It’s so interesting to see a landscape familiar to me through other people’s paintings. For this project we were at the bay at Camus Mor, somewhere I often go, sometimes sketching, sometimes watching the waves. When the sea is calm, it takes on all sorts of reflected colour from the hillside, which Eddie has conveyed beautifully:
By Eddie: “Acrylic, with pumice gel, clear granular gel and light moulding paste and lots of glazing. This is my attempt after corrections suggested by Marion. Compared to the original I have reshaped some hills and shadows and made the rocks more colourful.” From Marion: “Just the right level of reworking, not losing what was working whilst moving it that bit further.”
By Bee: Ink and watercolour. From Marion: I love the delicateness and understatedness of the colour, the strong shapes that are quite abstract if considered individually yet together read as landscape.
By Bee, in acrylic Those cliffs have got a sense of imposing grandeur, dominating an ancient landscape of dark volcanic rock.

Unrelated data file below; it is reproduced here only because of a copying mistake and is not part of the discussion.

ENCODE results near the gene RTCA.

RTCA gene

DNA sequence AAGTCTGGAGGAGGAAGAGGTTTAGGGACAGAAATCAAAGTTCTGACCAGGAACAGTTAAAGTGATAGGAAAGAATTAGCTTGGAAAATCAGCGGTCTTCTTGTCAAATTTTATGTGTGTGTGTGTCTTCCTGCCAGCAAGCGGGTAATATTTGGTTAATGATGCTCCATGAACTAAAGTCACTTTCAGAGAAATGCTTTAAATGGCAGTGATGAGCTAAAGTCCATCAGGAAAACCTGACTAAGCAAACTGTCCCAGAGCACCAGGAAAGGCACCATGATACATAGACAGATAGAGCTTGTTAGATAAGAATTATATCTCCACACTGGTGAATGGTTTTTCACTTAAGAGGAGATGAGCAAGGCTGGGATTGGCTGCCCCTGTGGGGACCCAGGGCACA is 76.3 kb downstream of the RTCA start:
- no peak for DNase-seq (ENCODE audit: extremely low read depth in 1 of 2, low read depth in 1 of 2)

By Cathi: From sky down to sea, there is a tissue paper underlay, giving some fabulous textures. My masking tape was very old and because it was on the paper for over a week it shredded the paper when I lifted it….. but I like the ‘happy accident’ where a rock broke the base line. From Marion: That’s a very happy accident indeed — it looks deliberate!
By Cathi: “This entirely ink. I love the granulation produced by Indian ink diluted with water.” From Marion: The granulation gives a lovely sense of texture through suggestion, engaging my imagination. I like how close looking reveals the fine pen lines, and the use of negative space for the sea with just a hint of colour.
My project painting: the colours on the seaweed in the foreground are a bit too yellow-orange and I might still glaze over this with a quinacridone gold or something. You can watch a timelapse video of my painting this here.